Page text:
High court won't hear challenge to roadless ruleOct 2, 2012 By Bob Moen, The Associated Press
Fremont County has about 50 square miles of land under the strictest regulation against road construction.
CHEYENNE -- Environmental groups hailed the U.S. Supreme Court's rejection of an appeal challenging a federal rule that bars development on 50 million acres of roadless areas in national forests, ending one of the main legal battles that had left the rule in doubt for more than a decade.
"The Supreme Court action validates arguably one of most important public land conservation polices in a generation," said Jane Danowitz, a director of the Pew Environment Group, which has worked on the rulemaking since 1998. "Without the roadless rule and its national standard of protection these millions of acres of pristine forest land could be opened to a variety of development, including logging, mining and drilling."
The justices said Monday that they will leave in place a federal appeals court decision in a case brought by the state of Wyoming and the Colorado Mining Association that upheld the so-called roadless rule that took effect late in the presidency of Bill Clinton.
In Fremont County, about 50 square miles of the Shoshone National Forest near Dubois in the Washakie Wilderness is under the most strict regulation barring road construction or reconstruction.
Wyoming and the Colorado Mining Association said closing so much forest land to development has had serious consequences for residents of Western states and the logging, mining and drilling industries.
Supporters of the rule said the nation's forests need protection from development to preserve forested areas that provide wildlife and natural resource habitat for hunting, fishing and recreation as well as other benefits. They note the rule has exceptions to allow logging in order to protect the forest from severe wildfires and for public safety.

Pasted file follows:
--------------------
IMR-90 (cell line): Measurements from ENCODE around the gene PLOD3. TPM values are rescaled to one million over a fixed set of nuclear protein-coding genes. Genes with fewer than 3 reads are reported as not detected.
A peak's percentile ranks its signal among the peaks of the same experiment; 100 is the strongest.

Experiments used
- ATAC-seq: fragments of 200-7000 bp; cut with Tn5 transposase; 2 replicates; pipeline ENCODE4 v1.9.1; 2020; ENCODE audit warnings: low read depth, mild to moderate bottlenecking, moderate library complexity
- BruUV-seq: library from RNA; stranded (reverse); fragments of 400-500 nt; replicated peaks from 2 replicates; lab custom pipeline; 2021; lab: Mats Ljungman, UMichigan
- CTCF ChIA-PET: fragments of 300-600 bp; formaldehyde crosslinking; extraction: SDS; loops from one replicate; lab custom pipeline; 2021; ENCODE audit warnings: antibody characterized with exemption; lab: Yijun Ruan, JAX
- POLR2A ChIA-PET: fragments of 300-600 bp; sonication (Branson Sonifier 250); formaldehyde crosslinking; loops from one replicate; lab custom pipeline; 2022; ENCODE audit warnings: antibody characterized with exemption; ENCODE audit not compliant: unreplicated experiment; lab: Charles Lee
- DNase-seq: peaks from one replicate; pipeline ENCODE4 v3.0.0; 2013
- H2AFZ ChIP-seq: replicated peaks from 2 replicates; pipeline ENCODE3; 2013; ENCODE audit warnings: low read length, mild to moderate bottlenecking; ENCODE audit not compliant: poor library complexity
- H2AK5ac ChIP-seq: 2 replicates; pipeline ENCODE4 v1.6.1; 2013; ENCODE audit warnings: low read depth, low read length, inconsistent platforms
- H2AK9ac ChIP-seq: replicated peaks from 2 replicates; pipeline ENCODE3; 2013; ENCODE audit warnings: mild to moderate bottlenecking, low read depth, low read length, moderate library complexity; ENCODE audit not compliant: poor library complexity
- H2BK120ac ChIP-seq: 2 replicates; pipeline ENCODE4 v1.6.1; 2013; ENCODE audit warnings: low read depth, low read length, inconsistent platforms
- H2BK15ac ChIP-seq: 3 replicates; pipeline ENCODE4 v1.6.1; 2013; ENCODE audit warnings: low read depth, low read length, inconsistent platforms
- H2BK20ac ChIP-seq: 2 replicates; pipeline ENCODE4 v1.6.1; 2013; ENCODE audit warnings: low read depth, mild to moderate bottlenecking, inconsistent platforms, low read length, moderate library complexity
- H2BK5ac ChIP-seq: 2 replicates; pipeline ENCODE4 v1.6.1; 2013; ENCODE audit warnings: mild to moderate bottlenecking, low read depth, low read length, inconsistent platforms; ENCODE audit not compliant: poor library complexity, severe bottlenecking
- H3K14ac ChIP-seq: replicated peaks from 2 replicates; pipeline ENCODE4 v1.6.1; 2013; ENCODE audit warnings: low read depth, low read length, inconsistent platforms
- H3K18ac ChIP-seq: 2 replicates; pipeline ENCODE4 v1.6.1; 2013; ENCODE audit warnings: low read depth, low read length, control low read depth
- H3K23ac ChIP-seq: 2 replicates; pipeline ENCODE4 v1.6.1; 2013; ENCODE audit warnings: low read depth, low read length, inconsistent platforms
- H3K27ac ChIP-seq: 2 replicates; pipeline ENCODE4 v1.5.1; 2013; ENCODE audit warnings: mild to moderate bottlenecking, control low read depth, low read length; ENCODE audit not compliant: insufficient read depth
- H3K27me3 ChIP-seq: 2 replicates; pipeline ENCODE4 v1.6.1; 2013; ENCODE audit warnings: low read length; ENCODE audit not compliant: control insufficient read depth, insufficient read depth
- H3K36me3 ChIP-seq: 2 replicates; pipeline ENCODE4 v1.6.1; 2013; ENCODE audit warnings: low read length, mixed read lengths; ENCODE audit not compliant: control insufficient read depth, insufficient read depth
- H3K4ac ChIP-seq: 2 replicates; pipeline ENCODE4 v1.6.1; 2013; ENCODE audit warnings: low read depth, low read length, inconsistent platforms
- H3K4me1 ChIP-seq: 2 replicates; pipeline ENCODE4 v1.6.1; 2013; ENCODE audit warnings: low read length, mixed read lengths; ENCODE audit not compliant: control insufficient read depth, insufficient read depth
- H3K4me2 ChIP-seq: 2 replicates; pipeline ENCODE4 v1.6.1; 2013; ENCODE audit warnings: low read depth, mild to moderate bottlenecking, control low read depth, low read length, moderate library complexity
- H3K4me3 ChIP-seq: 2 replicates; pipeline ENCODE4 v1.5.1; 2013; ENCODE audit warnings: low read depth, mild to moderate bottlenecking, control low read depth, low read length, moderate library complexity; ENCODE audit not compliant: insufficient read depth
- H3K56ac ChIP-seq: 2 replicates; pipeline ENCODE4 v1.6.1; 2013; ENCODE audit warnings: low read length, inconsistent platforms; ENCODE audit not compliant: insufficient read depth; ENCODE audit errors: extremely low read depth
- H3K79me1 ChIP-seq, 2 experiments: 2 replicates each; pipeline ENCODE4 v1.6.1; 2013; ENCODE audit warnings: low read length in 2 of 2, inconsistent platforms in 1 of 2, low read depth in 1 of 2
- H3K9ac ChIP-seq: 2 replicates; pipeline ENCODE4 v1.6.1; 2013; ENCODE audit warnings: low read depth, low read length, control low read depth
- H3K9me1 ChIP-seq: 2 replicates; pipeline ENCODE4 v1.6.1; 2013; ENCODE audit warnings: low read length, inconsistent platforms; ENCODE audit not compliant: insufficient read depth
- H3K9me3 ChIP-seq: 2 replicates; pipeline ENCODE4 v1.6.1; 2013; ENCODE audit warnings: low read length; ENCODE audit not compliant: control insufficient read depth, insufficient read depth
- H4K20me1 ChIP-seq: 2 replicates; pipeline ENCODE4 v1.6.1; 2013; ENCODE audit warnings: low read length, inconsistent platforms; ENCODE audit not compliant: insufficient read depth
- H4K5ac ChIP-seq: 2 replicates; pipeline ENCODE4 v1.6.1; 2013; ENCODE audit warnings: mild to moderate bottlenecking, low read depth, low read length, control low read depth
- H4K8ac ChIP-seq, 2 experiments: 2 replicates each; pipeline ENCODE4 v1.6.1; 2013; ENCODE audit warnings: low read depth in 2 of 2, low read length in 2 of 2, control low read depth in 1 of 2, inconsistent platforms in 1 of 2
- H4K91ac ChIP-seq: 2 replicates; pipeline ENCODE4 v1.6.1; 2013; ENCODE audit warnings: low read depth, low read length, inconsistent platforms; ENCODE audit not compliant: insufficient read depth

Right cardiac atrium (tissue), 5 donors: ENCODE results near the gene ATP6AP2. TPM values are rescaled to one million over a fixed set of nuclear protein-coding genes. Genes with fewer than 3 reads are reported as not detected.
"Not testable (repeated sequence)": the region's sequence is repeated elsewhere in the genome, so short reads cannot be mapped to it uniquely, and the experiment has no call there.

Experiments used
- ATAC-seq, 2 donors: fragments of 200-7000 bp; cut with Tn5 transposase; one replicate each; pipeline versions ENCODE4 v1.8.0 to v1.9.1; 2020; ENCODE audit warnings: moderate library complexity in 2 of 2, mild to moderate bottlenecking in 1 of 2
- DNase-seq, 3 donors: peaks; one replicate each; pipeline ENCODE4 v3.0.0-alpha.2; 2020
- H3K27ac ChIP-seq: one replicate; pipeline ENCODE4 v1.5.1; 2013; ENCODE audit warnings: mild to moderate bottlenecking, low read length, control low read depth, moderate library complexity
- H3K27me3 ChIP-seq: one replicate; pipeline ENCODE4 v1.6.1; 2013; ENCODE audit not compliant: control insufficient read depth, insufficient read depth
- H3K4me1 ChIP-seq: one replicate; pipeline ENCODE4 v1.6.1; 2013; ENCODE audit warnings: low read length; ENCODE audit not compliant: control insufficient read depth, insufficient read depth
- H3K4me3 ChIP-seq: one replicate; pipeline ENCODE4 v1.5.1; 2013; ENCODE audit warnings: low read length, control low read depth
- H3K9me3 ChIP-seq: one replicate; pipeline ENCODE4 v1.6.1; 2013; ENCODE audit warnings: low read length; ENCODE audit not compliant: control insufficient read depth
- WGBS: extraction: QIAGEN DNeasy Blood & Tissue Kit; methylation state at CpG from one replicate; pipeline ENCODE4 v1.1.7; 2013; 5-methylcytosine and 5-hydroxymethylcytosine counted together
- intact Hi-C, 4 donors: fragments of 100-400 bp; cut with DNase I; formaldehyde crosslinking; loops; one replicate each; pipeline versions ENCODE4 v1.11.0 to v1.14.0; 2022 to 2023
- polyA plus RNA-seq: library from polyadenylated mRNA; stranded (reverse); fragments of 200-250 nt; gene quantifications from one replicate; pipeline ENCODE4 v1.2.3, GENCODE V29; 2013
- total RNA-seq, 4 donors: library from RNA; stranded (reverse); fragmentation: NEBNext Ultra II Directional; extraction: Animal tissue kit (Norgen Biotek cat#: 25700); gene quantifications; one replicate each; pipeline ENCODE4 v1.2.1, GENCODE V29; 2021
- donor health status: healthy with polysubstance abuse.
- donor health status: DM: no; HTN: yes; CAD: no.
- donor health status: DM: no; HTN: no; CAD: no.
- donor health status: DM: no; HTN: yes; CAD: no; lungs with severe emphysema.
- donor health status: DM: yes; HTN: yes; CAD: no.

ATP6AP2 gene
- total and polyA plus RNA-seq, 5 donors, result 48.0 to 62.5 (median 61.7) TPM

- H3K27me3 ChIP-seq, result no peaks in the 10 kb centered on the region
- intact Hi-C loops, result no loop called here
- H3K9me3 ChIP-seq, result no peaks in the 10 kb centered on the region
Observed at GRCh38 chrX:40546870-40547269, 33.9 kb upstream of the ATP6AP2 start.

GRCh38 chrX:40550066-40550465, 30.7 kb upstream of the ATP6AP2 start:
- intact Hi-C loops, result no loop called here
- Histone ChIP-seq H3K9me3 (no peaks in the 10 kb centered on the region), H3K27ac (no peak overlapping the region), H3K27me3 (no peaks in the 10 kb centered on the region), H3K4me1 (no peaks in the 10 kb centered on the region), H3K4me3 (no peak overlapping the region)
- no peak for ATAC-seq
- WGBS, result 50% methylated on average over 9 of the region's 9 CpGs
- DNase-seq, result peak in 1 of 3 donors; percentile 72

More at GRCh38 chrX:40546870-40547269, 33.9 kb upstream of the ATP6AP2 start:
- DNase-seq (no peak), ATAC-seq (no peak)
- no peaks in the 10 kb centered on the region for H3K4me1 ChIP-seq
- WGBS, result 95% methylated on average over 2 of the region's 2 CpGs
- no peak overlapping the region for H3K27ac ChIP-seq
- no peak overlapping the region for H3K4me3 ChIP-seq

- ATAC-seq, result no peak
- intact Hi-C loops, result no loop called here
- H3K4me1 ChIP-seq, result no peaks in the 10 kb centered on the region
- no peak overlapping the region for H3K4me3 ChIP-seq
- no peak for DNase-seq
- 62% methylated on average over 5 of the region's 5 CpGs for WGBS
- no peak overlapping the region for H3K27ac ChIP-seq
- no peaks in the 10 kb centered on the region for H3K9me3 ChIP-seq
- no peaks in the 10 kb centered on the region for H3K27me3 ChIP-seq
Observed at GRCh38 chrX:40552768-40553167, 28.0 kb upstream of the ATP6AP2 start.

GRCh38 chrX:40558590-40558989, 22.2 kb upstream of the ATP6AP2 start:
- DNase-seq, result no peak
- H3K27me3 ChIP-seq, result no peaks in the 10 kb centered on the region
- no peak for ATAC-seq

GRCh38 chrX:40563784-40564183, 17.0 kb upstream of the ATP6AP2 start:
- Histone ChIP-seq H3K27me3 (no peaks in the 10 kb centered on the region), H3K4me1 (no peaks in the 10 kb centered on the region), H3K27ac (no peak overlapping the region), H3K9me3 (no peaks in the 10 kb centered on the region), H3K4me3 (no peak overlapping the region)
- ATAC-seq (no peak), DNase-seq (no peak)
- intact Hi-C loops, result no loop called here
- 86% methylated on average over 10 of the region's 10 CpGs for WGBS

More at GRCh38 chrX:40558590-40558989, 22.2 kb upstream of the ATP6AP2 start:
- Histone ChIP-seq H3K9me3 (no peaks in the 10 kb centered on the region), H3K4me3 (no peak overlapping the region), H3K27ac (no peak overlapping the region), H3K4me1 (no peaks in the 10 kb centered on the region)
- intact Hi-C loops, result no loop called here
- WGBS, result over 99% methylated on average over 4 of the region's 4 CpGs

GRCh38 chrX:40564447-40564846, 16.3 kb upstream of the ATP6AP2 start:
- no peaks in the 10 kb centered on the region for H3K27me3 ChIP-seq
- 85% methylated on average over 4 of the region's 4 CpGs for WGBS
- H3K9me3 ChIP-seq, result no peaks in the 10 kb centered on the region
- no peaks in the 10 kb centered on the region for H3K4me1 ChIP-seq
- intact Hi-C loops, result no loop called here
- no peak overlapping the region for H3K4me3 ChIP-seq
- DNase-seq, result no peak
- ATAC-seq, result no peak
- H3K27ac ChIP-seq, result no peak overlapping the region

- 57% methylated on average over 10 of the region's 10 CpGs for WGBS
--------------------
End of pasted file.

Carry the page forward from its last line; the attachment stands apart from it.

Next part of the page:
"We're glad the Supreme Court put the final nail in the coffin of Wyoming's case," Tim Preso, an attorney with the environmental law firm Earthjustice, said.
The decision means there's just one more legal challenge pending against the rule. The challenge filed by Alaska is pending in federal court in Washington, D.C.
Danowitz expressed confidence that Monday's Supreme Court decision would mean the demise of the Alaska challenge as well.
"When you get an action by the highest judicial body in the land that validates the roadless rule that bodes well for any future litigation," she said.
Wyoming Gov. Matt Mead said restrictions on 3 million acres of national forest in the state would have economic consequences for the state, which relies heavily on the mineral extraction industry.
"While I am disappointed in the decision, I am ready to move on continuing to work with the (U.S.) Forest Service about these concerns," Mead said in a short statement.
Wyoming's challenge centered on the contention that the U.S. Forest Service essentially declared forests to be wilderness areas, a power that rests with Congress under the 1964 Wilderness Act.